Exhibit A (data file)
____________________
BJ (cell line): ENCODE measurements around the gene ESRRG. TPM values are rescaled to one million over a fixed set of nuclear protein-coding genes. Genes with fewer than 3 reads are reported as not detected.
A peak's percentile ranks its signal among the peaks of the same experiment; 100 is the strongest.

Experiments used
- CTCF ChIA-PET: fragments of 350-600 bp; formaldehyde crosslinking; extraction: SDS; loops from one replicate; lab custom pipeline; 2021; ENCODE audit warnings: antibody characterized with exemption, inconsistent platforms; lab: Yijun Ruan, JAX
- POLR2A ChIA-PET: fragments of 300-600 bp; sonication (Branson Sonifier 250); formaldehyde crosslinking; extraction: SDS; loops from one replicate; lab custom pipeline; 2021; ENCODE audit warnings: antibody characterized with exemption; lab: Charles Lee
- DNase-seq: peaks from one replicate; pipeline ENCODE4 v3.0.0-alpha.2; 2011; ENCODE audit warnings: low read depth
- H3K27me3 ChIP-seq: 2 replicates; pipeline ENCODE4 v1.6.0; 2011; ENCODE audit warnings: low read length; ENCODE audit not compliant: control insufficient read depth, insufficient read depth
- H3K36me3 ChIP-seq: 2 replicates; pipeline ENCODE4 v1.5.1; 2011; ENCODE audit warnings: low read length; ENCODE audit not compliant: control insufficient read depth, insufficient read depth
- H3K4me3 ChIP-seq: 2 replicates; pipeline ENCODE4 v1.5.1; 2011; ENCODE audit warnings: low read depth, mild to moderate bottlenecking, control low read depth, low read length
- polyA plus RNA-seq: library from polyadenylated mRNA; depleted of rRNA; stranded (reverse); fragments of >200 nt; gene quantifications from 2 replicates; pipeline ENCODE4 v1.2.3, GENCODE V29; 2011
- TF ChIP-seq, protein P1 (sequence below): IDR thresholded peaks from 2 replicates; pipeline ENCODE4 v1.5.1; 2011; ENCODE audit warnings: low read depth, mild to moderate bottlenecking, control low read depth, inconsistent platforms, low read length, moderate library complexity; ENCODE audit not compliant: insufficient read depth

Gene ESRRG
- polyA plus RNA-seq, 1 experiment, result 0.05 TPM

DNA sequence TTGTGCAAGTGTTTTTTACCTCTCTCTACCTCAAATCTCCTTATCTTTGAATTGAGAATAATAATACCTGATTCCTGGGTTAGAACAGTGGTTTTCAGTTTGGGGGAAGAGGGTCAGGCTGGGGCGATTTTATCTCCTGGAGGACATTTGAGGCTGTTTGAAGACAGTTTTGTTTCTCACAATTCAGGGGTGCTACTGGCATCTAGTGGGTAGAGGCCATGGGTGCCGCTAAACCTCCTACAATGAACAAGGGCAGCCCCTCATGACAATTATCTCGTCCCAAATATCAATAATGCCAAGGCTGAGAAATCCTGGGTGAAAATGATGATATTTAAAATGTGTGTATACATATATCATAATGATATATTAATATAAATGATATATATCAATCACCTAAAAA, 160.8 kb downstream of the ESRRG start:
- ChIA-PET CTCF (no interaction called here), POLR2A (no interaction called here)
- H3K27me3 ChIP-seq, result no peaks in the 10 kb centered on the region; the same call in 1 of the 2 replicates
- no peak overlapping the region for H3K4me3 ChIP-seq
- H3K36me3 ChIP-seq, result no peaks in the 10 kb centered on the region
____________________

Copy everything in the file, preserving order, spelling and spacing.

BJ (cell line): ENCODE measurements around the gene ESRRG. TPM values are rescaled to one million over a fixed set of nuclear protein-coding genes. Genes with fewer than 3 reads are reported as not detected.
A peak's percentile ranks its signal among the peaks of the same experiment; 100 is the strongest.

Experiments used
- CTCF ChIA-PET: fragments of 350-600 bp; formaldehyde crosslinking; extraction: SDS; loops from one replicate; lab custom pipeline; 2021; ENCODE audit warnings: antibody characterized with exemption, inconsistent platforms; lab: Yijun Ruan, JAX
- POLR2A ChIA-PET: fragments of 300-600 bp; sonication (Branson Sonifier 250); formaldehyde crosslinking; extraction: SDS; loops from one replicate; lab custom pipeline; 2021; ENCODE audit warnings: antibody characterized with exemption; lab: Charles Lee
- DNase-seq: peaks from one replicate; pipeline ENCODE4 v3.0.0-alpha.2; 2011; ENCODE audit warnings: low read depth
- H3K27me3 ChIP-seq: 2 replicates; pipeline ENCODE4 v1.6.0; 2011; ENCODE audit warnings: low read length; ENCODE audit not compliant: control insufficient read depth, insufficient read depth
- H3K36me3 ChIP-seq: 2 replicates; pipeline ENCODE4 v1.5.1; 2011; ENCODE audit warnings: low read length; ENCODE audit not compliant: control insufficient read depth, insufficient read depth
- H3K4me3 ChIP-seq: 2 replicates; pipeline ENCODE4 v1.5.1; 2011; ENCODE audit warnings: low read depth, mild to moderate bottlenecking, control low read depth, low read length
- polyA plus RNA-seq: library from polyadenylated mRNA; depleted of rRNA; stranded (reverse); fragments of >200 nt; gene quantifications from 2 replicates; pipeline ENCODE4 v1.2.3, GENCODE V29; 2011
- TF ChIP-seq, protein P1 (sequence below): IDR thresholded peaks from 2 replicates; pipeline ENCODE4 v1.5.1; 2011; ENCODE audit warnings: low read depth, mild to moderate bottlenecking, control low read depth, inconsistent platforms, low read length, moderate library complexity; ENCODE audit not compliant: insufficient read depth

Gene ESRRG
- polyA plus RNA-seq, 1 experiment, result 0.05 TPM

DNA sequence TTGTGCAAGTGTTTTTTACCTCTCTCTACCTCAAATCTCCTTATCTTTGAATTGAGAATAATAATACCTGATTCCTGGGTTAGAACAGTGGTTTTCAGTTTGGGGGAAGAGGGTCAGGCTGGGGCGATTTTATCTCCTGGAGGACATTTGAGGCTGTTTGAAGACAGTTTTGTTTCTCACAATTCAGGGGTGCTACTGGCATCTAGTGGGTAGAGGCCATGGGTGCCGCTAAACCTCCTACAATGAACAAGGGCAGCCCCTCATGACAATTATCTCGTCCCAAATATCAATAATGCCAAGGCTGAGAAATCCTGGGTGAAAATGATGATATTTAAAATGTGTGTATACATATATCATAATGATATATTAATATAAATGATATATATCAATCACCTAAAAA, 160.8 kb downstream of the ESRRG start:
- ChIA-PET CTCF (no interaction called here), POLR2A (no interaction called here)
- H3K27me3 ChIP-seq, result no peaks in the 10 kb centered on the region; the same call in 1 of the 2 replicates
- no peak overlapping the region for H3K4me3 ChIP-seq
- H3K36me3 ChIP-seq, result no peaks in the 10 kb centered on the region